The truth was I had no idea and it took taking the leap to self-employment to open my eyes. Here is what I wrote a year into it:
A career is an artificial path which you must always manage, have a story for and be networking so that you can take the next step. The next step being up, of course.
Being self-employed, there are no promotions or paths to judge yourself against. Other people’s confusion with this fact comes out when people invariably ask “what’s your plan?” or “how’s business doing?”
While this question has no answer, I respond with what I know to be true: “I am following my creative energy and seeing where it takes me.” This tends to drive a lot of people who are deep into career thinking a bit mad.
As I’ve spoken to hundreds of people that have been carving their own paths and researched how people navigate life and stay sane along the way, a new kind of map has emerged. Not one that gives a perfect sense of certainty or comfort, but one that helps give language to feelings that are hard to name.
Key points include:
- Taking the leap
- A map for navigating the pathless path
- Embracing a “new train of thought”
Read the full article, Life Without A Map: Navigating The Pathless Path of Self-Employment, on Boundless.com.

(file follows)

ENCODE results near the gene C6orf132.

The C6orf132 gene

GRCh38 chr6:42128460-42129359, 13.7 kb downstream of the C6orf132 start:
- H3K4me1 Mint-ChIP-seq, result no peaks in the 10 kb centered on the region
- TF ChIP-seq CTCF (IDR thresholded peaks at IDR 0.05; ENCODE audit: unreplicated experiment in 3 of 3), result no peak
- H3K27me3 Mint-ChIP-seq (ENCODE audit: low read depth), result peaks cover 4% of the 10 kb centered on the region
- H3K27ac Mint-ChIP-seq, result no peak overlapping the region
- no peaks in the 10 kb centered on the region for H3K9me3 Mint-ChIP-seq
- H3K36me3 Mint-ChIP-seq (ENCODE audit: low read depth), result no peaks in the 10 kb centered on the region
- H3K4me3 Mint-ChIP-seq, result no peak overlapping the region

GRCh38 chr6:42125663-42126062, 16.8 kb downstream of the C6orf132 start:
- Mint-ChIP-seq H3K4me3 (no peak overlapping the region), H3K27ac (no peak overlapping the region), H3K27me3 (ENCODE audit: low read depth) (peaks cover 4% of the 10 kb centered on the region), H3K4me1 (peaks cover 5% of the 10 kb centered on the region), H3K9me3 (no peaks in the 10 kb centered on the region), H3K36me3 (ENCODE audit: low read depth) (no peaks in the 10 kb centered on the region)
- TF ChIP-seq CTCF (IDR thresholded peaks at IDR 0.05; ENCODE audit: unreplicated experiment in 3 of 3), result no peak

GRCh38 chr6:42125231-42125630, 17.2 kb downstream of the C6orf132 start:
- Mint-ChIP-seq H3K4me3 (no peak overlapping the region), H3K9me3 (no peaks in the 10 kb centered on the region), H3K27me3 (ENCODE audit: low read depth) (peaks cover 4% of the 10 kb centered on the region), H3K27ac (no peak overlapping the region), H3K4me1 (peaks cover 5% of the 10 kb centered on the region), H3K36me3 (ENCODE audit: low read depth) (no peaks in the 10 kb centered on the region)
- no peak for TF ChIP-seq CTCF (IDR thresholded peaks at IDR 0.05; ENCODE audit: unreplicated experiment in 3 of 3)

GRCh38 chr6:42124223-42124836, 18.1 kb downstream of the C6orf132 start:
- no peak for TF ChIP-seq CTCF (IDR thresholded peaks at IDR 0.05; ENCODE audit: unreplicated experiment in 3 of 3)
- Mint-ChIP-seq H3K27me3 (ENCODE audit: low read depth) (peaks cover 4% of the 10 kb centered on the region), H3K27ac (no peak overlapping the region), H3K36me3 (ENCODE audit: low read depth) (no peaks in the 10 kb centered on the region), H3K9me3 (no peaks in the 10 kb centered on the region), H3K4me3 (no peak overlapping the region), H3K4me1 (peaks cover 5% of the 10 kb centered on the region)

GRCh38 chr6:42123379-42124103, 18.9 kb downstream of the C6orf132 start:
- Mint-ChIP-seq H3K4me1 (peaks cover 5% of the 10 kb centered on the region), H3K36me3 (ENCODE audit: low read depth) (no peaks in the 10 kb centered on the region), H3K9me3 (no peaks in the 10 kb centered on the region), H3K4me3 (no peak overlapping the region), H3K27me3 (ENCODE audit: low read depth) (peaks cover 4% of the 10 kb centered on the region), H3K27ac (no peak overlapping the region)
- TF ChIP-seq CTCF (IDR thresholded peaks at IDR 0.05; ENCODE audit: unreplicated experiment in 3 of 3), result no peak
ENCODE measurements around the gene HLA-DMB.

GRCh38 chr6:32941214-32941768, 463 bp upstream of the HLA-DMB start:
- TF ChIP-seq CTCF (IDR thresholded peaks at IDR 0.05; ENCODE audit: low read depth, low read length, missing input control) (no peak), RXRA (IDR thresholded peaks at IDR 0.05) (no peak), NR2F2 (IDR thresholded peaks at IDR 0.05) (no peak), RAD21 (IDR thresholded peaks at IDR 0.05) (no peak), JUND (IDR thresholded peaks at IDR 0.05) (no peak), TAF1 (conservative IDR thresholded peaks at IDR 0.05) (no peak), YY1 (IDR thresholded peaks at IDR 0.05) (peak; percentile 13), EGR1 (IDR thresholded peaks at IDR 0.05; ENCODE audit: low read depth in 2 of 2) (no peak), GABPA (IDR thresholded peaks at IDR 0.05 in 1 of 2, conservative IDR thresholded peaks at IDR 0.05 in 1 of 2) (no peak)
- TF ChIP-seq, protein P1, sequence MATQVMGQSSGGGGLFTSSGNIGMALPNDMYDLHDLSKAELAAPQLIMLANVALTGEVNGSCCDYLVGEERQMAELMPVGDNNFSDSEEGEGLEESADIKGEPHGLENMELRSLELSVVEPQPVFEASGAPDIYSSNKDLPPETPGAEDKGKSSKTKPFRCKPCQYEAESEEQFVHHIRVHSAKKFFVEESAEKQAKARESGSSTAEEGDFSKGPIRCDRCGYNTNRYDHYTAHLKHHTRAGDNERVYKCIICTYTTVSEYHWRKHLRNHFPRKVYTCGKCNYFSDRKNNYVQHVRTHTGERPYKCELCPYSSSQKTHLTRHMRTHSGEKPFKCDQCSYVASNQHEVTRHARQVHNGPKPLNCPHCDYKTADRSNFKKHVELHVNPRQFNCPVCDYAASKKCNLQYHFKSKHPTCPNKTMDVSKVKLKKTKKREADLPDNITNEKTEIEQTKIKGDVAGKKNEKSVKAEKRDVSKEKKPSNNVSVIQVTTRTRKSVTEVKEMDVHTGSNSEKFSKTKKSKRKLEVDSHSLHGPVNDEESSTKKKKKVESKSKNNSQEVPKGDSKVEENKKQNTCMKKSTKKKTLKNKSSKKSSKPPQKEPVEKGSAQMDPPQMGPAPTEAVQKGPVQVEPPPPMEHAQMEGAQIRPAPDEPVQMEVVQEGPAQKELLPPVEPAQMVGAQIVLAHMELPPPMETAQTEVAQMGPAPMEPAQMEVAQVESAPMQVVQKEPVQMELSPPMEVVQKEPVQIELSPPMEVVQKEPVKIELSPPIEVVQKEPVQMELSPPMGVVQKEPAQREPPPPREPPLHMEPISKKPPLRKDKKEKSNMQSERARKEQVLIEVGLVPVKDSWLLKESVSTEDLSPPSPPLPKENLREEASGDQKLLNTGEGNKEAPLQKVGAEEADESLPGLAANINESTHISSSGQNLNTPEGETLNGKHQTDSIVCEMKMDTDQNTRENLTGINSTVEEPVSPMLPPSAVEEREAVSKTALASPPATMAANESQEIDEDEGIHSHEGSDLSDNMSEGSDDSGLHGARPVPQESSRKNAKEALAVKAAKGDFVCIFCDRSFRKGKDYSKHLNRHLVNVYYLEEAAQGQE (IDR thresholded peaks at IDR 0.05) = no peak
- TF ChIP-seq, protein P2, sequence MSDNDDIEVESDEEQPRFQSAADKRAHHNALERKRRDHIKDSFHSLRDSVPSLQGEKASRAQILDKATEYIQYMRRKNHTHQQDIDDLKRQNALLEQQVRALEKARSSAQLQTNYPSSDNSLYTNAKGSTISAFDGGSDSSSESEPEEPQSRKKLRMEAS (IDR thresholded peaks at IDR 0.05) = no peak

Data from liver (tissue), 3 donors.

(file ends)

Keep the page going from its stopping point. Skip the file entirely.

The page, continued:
Paul Millerd shares an article that explores how the mindset towards work changed and moved towards the concept of careerism.
Modern work critics blame Frederick Taylor for the hyper-optimization of the modern workplace. The accepted narrative is that Taylor kicked off a movement that looked at work as something that could be optimized and managed and that his efforts kick-started a 100+ year movement of steadily increasing optimization.
Sounds good but it’s not true. Today’s hyper-optimized workplace would not exist except for the emergence of a new kind of worker: the career-driven knowledge worker.
Taylor was mostly concerned with the manufacturing world and he believed that an embrace of his principles would help not only managers, but production workers:
‘The principal object of management should be to secure the maximum prosperity for the employer, coupled with the maximum prosperity for each employee.Frederick Taylor, Principles of Scientific Management, 1911
He wrote in a time in which the kind of service and knowledge work that is common today barely existed. While his techniques did gain popularity in manufacturing, it would take another 30 to 40 years for analytical and measurement techniques to gain widespread adoption.
It took the emergence of a new kind of work.
The Career Path & The Need To Perform
After world-war II as the US repurposed its military workforce there was a boom in employment in the business world and for the first time. the goal of working for a big corporation became a common goal.
William Whyte famously called them “Organization Men” and wrote more than 400 pages making sense of this new type of worker that started to identify with a company above any other affiliation in their life: